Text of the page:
BIO Deutschland and the BMWK co-host bioeconomy symposium in Berlin
Deutschland, hosted a symposium on the industrial bioeconomy on 2 September. The symposium also honoured the lifetime achievements of Christian Patermann, who celebrated his 80th birthday in August. In his honour, and in order to continue to foster the exchange of knowledge and experience among the bioeconomy community, the BMWK, the Industrial Bioeconomy Dialogue Platform, and the BIO Deutschland Working Group on Industrial Bioeconomy organised the event together with the Technical University of Munich (TUM), the Cluster for Industrial Bioeconomy (CLIB), the Fraunhofer-Gesellschaft, the Fraunhofer Institute for Interfacial Engineering and Biotechnology (IGB), and Forschungszentrum Jülich.
As early as the 1990s, Patermann recognised how important it was to spur a transformation towards a knowledge-based economy with biological foundations – a bioeconomy – in order to sustain life on our planet for future generations. From the perspective of the innovative biotechnology industry, it is hard to overstate Patermann’s accomplishments. By focusing clearly and consistently on a knowledge-based bioeconomy, he demonstrated that a transformation from fossil to bio-based raw materials alone does not automatically mean progress. Studies show that we need innovative approaches and new technologies to address challenges such as the growing scarcity of agricultural land and freshwater and the use of phosphorus and nitrogen in crop production. This is the only way to ensure food security while transforming biomass into biomaterials with better properties in order to achieve sustainable processes and enable a true circular economy.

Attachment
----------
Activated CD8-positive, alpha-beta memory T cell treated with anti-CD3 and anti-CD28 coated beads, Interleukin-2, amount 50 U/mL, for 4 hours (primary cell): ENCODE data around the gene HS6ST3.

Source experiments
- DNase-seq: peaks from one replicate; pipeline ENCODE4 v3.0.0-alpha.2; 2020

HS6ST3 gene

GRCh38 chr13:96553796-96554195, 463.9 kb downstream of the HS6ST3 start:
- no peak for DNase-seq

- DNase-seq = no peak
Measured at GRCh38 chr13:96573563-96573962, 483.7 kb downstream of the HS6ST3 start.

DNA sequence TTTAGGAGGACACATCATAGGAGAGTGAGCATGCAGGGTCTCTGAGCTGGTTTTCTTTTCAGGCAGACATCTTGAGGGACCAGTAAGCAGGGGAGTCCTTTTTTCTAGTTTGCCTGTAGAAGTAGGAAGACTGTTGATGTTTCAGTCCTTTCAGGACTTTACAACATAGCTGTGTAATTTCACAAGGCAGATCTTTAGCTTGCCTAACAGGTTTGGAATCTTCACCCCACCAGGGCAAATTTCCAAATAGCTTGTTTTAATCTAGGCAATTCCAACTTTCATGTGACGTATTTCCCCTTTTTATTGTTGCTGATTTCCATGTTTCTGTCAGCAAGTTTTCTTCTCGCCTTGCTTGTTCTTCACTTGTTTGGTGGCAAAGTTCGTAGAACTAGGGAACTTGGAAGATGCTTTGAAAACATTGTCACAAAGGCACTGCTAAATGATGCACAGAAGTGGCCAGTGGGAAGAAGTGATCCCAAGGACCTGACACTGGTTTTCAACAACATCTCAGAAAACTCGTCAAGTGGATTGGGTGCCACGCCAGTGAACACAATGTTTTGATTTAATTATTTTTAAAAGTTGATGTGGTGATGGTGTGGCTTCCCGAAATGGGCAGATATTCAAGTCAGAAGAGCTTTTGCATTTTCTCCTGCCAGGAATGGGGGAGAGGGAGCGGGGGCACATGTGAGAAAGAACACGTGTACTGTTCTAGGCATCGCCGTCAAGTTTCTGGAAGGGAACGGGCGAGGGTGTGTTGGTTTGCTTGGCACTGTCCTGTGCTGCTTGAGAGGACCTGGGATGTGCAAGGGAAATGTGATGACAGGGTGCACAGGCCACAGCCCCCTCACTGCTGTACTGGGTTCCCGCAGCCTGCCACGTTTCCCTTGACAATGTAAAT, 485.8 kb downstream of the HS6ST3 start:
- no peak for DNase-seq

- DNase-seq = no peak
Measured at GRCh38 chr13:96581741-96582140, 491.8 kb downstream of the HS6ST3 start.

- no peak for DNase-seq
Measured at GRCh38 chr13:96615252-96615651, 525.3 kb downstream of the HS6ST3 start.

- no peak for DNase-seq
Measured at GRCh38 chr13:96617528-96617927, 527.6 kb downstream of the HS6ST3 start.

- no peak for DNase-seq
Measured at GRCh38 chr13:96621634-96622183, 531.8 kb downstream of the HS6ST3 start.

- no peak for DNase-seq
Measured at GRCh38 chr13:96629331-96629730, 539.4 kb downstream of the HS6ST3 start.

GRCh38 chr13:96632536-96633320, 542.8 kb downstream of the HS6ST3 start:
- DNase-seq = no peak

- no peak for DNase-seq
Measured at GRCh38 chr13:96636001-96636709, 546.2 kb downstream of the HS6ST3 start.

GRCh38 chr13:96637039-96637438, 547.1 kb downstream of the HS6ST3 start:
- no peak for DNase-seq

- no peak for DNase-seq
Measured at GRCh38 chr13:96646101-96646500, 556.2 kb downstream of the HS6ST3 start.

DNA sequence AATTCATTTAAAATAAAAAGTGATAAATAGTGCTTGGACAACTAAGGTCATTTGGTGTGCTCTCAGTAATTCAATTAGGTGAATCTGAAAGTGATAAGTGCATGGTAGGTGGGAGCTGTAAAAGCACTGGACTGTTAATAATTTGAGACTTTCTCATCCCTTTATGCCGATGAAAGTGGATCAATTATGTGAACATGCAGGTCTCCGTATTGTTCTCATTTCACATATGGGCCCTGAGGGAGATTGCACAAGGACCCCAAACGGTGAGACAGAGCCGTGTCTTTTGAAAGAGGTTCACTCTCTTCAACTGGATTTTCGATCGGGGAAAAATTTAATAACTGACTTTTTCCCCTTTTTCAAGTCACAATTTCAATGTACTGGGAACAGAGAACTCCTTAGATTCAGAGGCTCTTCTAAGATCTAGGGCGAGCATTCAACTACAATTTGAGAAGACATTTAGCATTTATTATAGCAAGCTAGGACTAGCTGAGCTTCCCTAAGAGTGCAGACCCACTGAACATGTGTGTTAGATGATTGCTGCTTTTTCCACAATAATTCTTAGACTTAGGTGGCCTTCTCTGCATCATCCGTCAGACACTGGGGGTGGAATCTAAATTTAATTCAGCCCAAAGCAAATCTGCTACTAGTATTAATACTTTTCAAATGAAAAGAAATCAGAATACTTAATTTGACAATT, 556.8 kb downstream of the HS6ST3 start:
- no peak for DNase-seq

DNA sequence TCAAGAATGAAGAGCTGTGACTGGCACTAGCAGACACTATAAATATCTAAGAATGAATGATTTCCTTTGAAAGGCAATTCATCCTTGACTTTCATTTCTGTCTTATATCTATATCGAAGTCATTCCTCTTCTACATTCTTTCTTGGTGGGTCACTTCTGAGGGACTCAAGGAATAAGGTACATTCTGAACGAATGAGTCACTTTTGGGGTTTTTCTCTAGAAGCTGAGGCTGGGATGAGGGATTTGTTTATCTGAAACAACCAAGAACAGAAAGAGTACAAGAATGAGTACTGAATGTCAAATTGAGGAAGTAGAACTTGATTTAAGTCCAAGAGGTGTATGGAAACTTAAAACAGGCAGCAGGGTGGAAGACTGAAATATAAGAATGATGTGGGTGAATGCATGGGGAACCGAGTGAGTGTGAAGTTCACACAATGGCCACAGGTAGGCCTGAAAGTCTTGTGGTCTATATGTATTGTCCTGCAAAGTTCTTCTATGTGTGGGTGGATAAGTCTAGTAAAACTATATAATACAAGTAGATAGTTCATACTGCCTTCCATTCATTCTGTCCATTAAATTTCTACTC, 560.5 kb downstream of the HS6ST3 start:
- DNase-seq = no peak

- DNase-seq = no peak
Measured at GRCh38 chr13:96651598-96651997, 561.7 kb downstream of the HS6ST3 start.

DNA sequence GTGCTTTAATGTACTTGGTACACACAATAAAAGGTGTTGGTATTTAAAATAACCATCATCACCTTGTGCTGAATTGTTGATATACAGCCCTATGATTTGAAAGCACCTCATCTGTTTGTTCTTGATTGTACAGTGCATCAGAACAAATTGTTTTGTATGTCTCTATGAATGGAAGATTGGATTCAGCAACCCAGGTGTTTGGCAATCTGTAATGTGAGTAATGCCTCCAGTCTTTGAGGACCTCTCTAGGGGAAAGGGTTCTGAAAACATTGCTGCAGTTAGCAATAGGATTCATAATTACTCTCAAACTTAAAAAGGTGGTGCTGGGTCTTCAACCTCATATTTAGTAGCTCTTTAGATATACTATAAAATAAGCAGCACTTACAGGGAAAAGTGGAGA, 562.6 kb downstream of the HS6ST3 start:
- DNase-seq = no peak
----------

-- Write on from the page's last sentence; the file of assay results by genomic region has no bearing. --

Patermann saw the close connection between biotechnology and bioeconomy early on and played an instrumental role in shaping the development of the knowledge-based bioeconomy in Europe. Today, 15 years after the publication of the seminal “Cologne Paper” and ten years after the European “Strategy on Bioeconomy”, the bioeconomy has become part of everyday life in German politics.